How easy is it for aspiring expat authors to get published in Dubai? Time Out meets the Emirates Literary Group to find out
Ordinarily it’s tough enough to become a published author. Just convincing a publishing house to glance at a manuscript is the first in a long line of hard-to-jump hurdles. But it seems that having a book published is even harder for Dubai’s would-be literati – expats writing in English, at least.
As Isobel Abulhoul, a partner in local publisher Jerboa Books and managing director of Magrudy’s, admits: ‘We set up Jerboa because we were concerned that there aren’t enough opportunities for Emirati writers. The key focus is to publish them, particularly in Arabic.’
For Dedra Stevenson (pictured), a native of Alabama who has been resident in Dubai for 20 years, this isn’t good enough; so she decided to set up the Emirates Literary Group (ELG) in response. Stevenson, who moved to Dubai after marrying an Emirati and has UAE citizenship, blasts what she perceives as a lack of support for Dubai-based authors writing in English. She argues that the country’s English-speaking expats have a unique ability to write about the culture and lifestyle here to educate Western audiences. But she says local publishers all but ignore this potential.
‘We really don’t have the feeling that somebody is out there for us,’ she tells Time Out over a coffee. ‘For example, the literary festival [EAFL] doesn’t give a place to people like us. It brings everybody from outside the country. There’s an attitude that something imported is better than what you have before you. That’s a message I’d like to reverse through ELG. The group is an attempt for us to become stronger by joining forces.’
Stevenson, who self-published the first two books in her children’s fantasy trilogy, The Hakima’s Tale, and has had the third published by the US’s Eloquent Books, explains that the group is an opportunity for Dubai-based writers to share stories about their experiences of getting published, helping each other achieve that end. Around half of the group is already published.
Stevenson also suggests that more Emiratis should write in English. ‘It’s a huge goal of mine to persuade Emiratis to join our group,’ she says. ‘Arabic is a beautiful language and is very respected by me, but English is the international language of entertainment and if you want the rest of the world to know [the truth] about you, you have to write in English.’ She argues that most of the locals here know about US culture because of its TV shows and films, many of which are based on books. ‘If you don’t write about yourselves, someone else is going to write about you, and it won’t be something you like,’ she adds.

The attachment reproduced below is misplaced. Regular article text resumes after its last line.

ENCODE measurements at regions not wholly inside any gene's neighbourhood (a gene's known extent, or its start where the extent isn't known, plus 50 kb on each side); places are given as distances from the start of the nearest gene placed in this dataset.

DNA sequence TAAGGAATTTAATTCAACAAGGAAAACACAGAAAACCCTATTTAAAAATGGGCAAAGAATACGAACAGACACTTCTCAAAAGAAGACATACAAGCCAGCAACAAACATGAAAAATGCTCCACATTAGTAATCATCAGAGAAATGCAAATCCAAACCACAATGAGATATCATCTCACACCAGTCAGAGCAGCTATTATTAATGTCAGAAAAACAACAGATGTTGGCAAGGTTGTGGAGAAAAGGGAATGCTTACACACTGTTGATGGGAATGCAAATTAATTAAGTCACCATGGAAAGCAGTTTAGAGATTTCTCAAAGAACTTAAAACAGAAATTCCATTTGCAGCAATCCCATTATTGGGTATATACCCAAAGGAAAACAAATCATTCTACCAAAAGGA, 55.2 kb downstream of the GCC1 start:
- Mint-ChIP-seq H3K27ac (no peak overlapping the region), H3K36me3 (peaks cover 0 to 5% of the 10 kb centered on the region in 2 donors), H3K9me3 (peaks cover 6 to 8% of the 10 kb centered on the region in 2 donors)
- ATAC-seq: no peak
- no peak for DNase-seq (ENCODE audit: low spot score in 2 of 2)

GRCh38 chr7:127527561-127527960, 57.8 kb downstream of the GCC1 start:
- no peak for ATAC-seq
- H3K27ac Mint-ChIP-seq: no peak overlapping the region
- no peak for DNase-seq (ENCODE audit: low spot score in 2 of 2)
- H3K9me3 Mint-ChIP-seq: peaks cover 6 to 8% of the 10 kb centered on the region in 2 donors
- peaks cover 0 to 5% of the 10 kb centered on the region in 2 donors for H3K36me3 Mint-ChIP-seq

Contrary to what Stevenson says, Abulhoul – who is also festival director for EAFL – tells us that including local authors in the festival is a ‘huge achievement that we’re very proud of’. There were 30 Emirati writers out of a total of 106 authors that took part this year. While this suggests Emirati authors are given precedence (whether rightly or wrongly), that doesn’t mean expat authors have been banished. Julia Johnson, a local British-born author, featured in the fringe festival the first time round and made it to the festival proper this year. She’s been a published author since 1987. And while Jerboa Books does publish a majority of Emirati authors, there are exceptions, such as Linda Davies, another Brit who has enjoyed success here with her Djinn series of kids’ books. However, Davies had already been published in the UK long before she came to Dubai.
So it seems that the region’s aspiring expat authors are caught in a vicious circle. Certainly they need to prove themselves to be taken seriously and invited to take part in the literary festival. Quite rightly, there’s no automatic route in just because you live in the UAE – you need the talent to have been published and made sales. But how do you get published when local publishing houses are self-consciously looking elsewhere? This is probably where ELG is most useful. Creating an opportunity to advise and support local writers shows the kind of initiative these people will need. Stevenson herself has a lot to teach – she is adept at self-promotion. After all, if she weren’t, you wouldn’t be reading about her right now. Emirates Literary Group meets once a month. To join, email email@example.com.